“We believe that without real-time visibility, misunderstanding will arise. When the time comes to sell that capacity to the markets, the grid, if you don’t know what technologies are available in the market, how much is the capacity of your property, if you don’t know how much money you are going to pour on the solar, you’re in a panic. That is not a simple or straightforward experience.” Says Mahmudul Hasan, Founder and CEO of Nexergy, a cleantech startup based in New York.  He adds, “As a result, we place a great priority on real-time data at Nexergy. We’ve combined technologies to allow us to stream data streams and ingesting databases of time series data, and we’ve applied it to the energy sector. Big data is influencing the future of renewable energy. Weather forecasting using data science could be advantageous to renewable energy sources like wind and solar. It can be used to assist homeowners in deciding whether or not to go solar by estimating costs and savings. It can also be used to streamline management and day-to-day operations in order to assist new renewable energy firms in attracting investors. Renewable energy companies can use cutting-edge analytics to gain valuable insights into how to better manage the system and forecast the amount of energy that can be used in the power grid or conserved for later use.”

Hasan claims that Nexergy intends to give all-in-one solutions for households to decide on solar installation, upgrades, and maintenance. “Nexergy calculates the solar savings by estimating the cost of solar installation and upgrades, as well as financing possibilities, depending on the roof size and shape, shaded roof areas, local weather, local power rates, solar costs, and projected incentives over time. We provide information on solar potentials, incentives, legal and regulatory requirements, and geolocation based on the 2010 United States Census, National Renewable Energy Laboratory meteorological data, EPA GHG Equivalencies, Department of Energy SLED State & Local Energy Data, and Google Maps. When a user enters his address and some basic information into the Nexergy system, Nexergy pulls real-time data from integrated resources and shows it to the user for free.” He also claims Nexergy is working on integrating real-time energy prices based on the geolocation of the user and developing a system that allows a microgrid or homeowner to track solar costs, savings, and carbon emissions. “A microgrid operator/homeowner, for example, can utilise Nexergy data to decide the best time, method, and technology to install or replace solar panels, as well as make energy-related decisions. All of these applications need a significant amount of data collection and processing.” Hasan explains.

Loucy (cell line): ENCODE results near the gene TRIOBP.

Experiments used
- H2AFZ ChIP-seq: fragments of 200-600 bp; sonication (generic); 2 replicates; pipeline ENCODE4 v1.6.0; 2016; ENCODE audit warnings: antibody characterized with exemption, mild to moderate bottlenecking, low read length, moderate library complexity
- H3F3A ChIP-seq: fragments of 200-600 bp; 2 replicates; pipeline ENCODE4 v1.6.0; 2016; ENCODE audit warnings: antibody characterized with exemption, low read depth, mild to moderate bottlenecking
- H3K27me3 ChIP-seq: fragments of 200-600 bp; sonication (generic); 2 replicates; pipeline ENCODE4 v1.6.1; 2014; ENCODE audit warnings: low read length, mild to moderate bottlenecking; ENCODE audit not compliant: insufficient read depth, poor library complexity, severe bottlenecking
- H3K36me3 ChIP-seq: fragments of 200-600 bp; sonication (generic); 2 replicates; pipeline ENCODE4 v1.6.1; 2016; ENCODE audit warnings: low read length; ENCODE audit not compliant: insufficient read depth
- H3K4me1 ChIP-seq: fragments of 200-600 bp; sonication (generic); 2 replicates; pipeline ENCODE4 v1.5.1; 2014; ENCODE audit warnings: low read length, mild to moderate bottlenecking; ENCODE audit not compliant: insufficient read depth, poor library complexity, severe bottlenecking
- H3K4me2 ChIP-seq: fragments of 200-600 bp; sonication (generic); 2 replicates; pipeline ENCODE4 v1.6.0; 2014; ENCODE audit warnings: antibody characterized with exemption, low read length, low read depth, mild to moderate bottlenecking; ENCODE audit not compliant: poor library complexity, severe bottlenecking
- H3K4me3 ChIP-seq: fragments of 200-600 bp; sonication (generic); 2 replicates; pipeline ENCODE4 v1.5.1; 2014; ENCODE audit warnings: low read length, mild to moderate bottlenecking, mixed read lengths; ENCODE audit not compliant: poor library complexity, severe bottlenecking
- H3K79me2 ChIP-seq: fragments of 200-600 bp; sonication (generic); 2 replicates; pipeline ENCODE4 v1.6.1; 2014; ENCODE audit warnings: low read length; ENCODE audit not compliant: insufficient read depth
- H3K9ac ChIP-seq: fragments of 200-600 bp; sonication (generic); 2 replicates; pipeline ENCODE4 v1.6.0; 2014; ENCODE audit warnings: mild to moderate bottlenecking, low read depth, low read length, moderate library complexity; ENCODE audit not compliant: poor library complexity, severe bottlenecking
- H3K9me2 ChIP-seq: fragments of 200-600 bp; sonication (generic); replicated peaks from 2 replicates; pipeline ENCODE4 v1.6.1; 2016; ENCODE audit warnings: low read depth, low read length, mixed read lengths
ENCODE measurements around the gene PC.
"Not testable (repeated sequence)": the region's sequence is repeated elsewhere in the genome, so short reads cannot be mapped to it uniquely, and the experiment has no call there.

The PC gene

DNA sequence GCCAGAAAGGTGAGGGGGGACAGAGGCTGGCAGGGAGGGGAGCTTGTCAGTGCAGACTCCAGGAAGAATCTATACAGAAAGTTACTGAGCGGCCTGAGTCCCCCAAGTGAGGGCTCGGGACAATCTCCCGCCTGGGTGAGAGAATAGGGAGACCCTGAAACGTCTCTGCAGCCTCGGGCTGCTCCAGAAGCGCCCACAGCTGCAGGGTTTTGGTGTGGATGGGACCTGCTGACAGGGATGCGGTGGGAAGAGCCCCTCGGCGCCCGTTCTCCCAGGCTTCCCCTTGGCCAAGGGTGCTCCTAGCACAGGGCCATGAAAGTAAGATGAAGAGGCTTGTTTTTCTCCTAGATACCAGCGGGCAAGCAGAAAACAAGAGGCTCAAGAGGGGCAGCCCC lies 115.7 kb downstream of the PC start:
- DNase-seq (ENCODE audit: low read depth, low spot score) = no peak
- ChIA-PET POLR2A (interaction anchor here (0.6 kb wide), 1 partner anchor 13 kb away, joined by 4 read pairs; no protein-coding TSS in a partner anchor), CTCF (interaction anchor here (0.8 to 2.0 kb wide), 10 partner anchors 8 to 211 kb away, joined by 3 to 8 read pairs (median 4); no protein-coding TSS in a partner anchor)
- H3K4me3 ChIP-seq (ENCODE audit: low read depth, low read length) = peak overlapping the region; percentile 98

Big data and data analytics have been used in the energy business for years to improve production and service offerings such as utilities. More data scientists will be needed to optimise the performance of solar and wind farms as clean energy becomes more profitable. By 2050, renewable energy is expected to account for half of all energy sources. When it comes to clean energy, other technological advancements such as battery technology and long-distance energy exchanges will add more responsibilities for data scientists to keep track of. This emphasises the relevance of big data in optimising renewable energy and transforming it into a future energy source. Data science will be in high demand for sustainable energy in the near future as well as in the long run.

Jacob Musser
Jacob Musser
Jacob Musser is an independent cleantech analyst based in the United States. He can be contacted at jacobmusser[at]